Big Mama says she has wonderful news about Big Daddy. She reports that the tests for cancer came back negative, and all he has is a spastic colon. Brick, hiding in the bathroom, doesn’t respond, and Big Mama tells him and Margaret to get dressed before everyone comes upstairs for Big Daddy’s party. Big Mama then asks Margaret, quietly, whether Brick’s been drinking or not, and then asks, more pointedly, whether Margaret makes Brick happy in bed, insinuating that it’s Margaret’s fault Brick has turned to alcohol. Big Mama exits, leaving Margaret indignant and alone. When Brick exits the bathroom, Margaret reveals that Big Daddy and Big Mama were given false reports—Big Daddy is, in fact, dying of cancer, and Big Mama will be informed after the party.
One of the main features of the set, the bed reminds the audience of all the sexual tension and marital strife that exists throughout the play. As Big Mama says, the rocks of Margaret and… (read full symbol analysis)
The Console/Liquor Cabinet/ Hi-Fi
In addition to the bed, Tennessee Williams specifically mentions a giant console in his set directions. The console contains a radio-phonograph, television, and liquor cabinet. As Williams notes, “this piece of furniture, this monument..
There are several intense rivalries in the Pollitt family, as individuals and couples clamour for the attention and love of the aloof Pollitt men. Gooper and Brick's sibling rivalry is largely one-sided, as Brick has no need to engage in the fight - Gooper lost the contest for his parents' affection the day Brick was born. Instead, the brothers vie for a place in their father's will, if not his heart. This rivalry is then foisted on to their wives, who compete mercilessly to see who is the better and worthier daughter-in-law.
Brick’s crutch can take on several symbolic meanings.
One explanation is that the crutch represents Brick’s dependency on alcohol;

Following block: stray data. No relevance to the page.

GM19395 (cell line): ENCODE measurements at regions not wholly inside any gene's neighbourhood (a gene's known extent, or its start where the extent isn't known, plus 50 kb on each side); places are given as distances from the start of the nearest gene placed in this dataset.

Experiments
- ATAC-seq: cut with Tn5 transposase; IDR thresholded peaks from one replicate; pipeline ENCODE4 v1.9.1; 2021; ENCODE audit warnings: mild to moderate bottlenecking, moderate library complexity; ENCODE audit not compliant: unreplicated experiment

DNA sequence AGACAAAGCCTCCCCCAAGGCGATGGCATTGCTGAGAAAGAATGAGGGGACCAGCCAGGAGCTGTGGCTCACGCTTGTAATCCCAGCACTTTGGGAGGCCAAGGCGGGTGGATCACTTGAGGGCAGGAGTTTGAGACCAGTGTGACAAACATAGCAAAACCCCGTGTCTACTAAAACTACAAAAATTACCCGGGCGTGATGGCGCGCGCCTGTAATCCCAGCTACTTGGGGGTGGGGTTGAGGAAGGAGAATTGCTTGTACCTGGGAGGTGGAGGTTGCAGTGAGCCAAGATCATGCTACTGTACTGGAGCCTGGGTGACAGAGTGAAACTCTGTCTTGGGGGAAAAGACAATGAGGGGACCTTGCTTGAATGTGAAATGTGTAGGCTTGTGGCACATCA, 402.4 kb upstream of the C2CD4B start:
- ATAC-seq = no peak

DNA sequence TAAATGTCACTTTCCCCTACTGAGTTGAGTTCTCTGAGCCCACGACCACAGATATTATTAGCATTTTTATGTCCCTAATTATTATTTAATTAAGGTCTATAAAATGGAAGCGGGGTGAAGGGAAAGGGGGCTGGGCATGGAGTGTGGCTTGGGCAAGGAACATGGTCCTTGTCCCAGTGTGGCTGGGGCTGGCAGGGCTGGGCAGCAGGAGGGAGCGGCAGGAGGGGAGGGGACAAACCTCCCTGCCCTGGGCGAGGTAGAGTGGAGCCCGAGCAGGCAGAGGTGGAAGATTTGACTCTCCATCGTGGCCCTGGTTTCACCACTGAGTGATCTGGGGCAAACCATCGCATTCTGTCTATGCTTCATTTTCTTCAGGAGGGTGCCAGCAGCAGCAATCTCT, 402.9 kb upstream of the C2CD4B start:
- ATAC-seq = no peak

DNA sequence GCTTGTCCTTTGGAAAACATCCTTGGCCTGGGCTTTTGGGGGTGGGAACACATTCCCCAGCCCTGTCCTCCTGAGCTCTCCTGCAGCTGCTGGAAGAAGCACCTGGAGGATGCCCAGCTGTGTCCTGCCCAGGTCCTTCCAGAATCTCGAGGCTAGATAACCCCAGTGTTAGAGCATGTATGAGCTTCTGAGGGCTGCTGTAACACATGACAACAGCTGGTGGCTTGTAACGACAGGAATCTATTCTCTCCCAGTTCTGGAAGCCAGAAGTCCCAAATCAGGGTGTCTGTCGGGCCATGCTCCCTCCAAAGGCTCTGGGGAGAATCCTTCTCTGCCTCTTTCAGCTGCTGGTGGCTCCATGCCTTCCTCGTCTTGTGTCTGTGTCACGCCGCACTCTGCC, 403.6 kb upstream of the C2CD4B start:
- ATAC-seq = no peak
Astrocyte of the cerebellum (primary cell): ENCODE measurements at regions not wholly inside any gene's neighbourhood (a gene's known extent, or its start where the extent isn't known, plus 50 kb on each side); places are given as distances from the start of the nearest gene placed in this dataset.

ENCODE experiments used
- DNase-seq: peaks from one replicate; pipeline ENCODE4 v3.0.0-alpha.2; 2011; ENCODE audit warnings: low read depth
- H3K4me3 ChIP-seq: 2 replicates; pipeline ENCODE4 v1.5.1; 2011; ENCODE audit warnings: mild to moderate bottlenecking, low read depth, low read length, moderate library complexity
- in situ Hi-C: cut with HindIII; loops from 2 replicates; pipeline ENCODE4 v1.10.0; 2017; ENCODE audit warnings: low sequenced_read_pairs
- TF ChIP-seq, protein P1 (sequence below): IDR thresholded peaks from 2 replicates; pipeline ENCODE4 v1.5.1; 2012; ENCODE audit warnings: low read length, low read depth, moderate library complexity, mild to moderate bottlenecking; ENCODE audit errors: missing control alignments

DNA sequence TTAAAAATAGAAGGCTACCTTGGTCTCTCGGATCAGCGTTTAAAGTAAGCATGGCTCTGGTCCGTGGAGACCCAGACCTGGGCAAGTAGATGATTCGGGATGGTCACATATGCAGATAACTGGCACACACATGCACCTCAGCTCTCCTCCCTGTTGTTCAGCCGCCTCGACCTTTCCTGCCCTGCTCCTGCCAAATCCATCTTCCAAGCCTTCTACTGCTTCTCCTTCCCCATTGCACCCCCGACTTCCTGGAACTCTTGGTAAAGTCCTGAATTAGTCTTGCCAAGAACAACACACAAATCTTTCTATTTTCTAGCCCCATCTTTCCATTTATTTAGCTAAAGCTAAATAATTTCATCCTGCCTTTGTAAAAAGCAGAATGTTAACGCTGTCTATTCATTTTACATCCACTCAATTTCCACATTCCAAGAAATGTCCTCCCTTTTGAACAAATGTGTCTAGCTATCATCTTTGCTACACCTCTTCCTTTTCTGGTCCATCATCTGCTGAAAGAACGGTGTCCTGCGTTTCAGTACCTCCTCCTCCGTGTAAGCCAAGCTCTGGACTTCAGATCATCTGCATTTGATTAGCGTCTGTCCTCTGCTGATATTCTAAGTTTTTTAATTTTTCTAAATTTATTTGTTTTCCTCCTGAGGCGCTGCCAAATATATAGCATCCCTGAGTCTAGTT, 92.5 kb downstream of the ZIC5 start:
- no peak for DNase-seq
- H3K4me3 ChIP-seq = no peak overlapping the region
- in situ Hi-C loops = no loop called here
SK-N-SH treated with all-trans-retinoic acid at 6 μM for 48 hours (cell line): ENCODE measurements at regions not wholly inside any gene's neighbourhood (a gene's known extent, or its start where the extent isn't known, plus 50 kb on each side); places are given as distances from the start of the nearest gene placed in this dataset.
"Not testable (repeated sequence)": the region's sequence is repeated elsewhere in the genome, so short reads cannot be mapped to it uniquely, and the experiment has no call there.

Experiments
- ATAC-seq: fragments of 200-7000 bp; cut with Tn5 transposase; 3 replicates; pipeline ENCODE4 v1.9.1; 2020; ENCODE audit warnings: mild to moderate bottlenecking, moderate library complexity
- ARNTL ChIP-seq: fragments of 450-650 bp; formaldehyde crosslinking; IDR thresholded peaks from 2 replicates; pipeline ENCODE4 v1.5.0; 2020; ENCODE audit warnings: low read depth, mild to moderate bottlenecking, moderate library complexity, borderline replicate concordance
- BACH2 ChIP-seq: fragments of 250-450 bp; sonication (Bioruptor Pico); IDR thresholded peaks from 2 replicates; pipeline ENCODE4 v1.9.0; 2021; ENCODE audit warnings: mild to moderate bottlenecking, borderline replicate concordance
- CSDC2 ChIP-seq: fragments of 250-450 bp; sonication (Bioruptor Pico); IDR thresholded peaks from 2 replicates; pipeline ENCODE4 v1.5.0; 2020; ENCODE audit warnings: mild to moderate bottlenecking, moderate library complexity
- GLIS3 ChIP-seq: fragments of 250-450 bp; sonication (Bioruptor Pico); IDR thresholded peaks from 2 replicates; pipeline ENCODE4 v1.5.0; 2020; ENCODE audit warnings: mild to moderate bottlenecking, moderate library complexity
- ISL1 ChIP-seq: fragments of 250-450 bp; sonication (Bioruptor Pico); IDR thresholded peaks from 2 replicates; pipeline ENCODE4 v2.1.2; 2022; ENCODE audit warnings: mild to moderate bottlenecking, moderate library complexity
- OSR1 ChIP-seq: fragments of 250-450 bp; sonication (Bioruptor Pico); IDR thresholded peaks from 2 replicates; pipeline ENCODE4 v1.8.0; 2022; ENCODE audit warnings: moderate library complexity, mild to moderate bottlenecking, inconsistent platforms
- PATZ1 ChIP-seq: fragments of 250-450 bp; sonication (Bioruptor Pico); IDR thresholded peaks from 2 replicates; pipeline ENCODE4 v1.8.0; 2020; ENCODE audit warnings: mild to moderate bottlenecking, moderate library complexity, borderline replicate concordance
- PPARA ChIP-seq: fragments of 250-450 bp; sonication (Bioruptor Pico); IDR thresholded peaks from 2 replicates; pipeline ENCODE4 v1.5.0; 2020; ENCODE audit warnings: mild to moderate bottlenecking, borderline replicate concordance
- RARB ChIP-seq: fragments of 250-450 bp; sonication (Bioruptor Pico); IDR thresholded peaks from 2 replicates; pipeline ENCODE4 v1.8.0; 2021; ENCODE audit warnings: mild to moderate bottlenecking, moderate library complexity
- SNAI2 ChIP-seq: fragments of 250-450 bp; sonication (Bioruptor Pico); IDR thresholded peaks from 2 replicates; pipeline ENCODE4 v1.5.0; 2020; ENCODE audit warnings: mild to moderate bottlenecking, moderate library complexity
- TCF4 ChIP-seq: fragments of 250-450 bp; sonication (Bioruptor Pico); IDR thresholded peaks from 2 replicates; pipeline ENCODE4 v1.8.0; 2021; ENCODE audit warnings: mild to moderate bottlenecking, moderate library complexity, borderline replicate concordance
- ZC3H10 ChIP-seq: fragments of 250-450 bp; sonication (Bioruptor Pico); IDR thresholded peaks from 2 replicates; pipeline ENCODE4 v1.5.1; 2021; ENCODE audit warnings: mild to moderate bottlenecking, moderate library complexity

he relies heavily on both items to “maneurer” through the play.
He also uses the crutch… (read full symbol analysis)
An emotional proxy is an important tool for a playwright - a correlative object allows an emotion or struggle to be represented visually and theatrically. Williams takes this a step further in Cat on a hot tin roof by making his characters conscious of their proxies - in particular, Maggie and Skipper each sleeps with the other as a proxy for Brick. Brick, meanwhile, adopts liquor as a proxy for feeling and remembering, and Maggie transparently uses the excuse of a "ticking biological clock" to justify her need for financial security and sexual gratification.
A popular manipulation technique in the Pollitt family is blackmail and emotional ransom. In particular, everyone tries to control Brick through holding ransom the two things he most requires in order to function - his crutch, and his liquor. Big Daddy knocks Brick to the ground and holds his crutch ransom until he admits why he drinks. Maggie flushes Brick's liquor down the toilet, and won't provide more until he consents to sleep with her. And the control of the Pollitt estate is also effectively held ransom until Maggie can produce an heir.
Difficulty of communication
Big Daddy complains frequently about how difficult it is to speak plainly about hard subjects. He is not alone in this frustration - Maggie also struggles to get through to her noncommunicative husband, who is desperately trying to repress the memory of the friend whose communication attempt he rejected. The click in Brick's head when he has drunk enough symbolizes his peace of mind - that is, the moment that he is able to fully detach from the world, and at which communication with him becomes truly impossible.
Brick claims he drinks to escape mendacity and lies, but there is no escape from falsehood in the Pollitt family. Brick is lying to himself about the nature of his relationship with Skipper and his culpability in Skipper's self-destruction and death. Maggie lies to the family about the quality of her relationship with Brick, and everyone lies to Big Daddy about his health. These lies permeate the characters so that we see clearly how a lie forces a person to split into two or three different individuals, depending on who is present.
Both Big Daddy's cancer and Brick's alcoholism are characterized not merely as illnesses, but as poisons - something that spreads and contaminates from the inside. The cancer eats away at Big Daddy's body while the alcohol eats away at Brick's soul. The poison theme is addressed explicitly but less literally by Maggie when she speaks of "venomous thoughts and words in hearts and minds" as the poison devouring the entire Pollitt family.
The Pollitt men have a tendency to inspire love that cannot be required, including love that dare not speak its name. Maggie and Big Mama both love their husbands passionately and fruitlessly, as they are incapable of returning their affections. Skipper's love for Brick was unrequited as well, by necessity, as Brick was incapable of allowing himself to consider the possibility of a romantic attachment to his friend. Even between the Pollitt men, Big Daddy loves Brick but Brick is too soggy with liquor to reciprocate.